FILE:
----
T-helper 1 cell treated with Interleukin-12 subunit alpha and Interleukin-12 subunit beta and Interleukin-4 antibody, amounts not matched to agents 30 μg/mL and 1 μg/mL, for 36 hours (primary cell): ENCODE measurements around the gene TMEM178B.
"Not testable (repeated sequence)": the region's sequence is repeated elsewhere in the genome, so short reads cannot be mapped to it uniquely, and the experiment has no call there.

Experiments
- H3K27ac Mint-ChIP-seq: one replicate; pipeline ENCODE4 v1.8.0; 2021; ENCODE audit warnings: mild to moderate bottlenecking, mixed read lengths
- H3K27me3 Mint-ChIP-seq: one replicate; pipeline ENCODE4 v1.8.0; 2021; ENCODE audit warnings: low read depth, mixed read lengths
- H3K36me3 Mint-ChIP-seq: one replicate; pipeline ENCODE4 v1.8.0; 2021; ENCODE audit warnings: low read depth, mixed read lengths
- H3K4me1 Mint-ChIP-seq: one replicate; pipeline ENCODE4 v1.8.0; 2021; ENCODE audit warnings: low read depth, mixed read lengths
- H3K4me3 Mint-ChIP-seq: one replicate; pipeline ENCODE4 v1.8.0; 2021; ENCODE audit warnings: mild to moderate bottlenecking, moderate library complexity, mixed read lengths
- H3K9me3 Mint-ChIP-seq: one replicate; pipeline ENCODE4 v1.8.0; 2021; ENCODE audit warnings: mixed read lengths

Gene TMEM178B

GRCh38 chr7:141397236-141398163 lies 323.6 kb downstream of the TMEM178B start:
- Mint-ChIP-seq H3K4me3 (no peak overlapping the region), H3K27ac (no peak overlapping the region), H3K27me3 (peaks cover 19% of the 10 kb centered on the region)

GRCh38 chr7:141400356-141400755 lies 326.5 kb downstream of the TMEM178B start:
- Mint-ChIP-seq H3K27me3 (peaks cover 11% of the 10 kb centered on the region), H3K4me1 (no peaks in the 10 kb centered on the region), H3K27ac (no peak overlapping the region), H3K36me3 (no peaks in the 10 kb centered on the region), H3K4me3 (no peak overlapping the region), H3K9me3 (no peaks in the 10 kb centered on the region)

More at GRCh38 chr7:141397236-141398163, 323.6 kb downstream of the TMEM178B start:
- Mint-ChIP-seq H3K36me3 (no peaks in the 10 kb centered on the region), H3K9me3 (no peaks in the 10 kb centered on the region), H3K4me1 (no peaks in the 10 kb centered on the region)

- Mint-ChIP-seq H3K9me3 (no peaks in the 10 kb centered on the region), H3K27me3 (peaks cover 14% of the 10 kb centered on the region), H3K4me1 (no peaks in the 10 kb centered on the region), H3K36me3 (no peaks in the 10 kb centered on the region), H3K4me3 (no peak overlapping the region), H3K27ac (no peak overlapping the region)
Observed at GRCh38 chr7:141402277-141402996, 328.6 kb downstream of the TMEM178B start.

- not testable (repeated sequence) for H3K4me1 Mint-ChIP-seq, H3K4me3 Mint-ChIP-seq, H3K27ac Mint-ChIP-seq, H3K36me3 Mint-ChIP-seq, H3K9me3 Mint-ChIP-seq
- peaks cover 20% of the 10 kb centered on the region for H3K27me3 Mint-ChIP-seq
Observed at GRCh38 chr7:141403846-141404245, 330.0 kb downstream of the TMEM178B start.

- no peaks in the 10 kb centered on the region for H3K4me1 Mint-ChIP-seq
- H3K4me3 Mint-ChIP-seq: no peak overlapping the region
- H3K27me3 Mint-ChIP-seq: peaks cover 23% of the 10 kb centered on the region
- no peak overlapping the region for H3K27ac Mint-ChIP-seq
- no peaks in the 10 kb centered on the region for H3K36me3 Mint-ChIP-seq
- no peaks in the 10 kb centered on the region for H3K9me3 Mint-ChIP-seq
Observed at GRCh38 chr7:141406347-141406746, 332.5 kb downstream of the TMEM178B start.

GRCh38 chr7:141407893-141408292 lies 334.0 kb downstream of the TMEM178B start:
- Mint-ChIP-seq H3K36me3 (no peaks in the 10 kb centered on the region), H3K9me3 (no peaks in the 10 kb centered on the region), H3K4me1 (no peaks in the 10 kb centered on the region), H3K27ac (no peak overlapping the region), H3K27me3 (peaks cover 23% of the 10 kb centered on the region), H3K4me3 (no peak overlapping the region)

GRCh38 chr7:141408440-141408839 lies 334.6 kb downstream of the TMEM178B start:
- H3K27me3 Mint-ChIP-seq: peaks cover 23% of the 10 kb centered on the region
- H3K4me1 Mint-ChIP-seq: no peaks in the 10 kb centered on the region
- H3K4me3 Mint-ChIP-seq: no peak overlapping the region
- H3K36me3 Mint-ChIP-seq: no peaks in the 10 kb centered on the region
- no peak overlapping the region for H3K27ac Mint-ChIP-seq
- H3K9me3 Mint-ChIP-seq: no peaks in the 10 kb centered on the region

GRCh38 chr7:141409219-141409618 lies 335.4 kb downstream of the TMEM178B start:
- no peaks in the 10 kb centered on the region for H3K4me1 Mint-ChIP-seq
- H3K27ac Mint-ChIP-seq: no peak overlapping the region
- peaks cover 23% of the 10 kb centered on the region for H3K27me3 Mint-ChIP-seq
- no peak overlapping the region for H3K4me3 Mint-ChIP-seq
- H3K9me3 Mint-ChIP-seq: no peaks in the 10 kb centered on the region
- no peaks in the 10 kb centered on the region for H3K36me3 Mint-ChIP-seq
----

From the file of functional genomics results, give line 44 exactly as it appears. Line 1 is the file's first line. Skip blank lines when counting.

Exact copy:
- no peaks in the 10 kb centered on the region for H3K36me3 Mint-ChIP-seq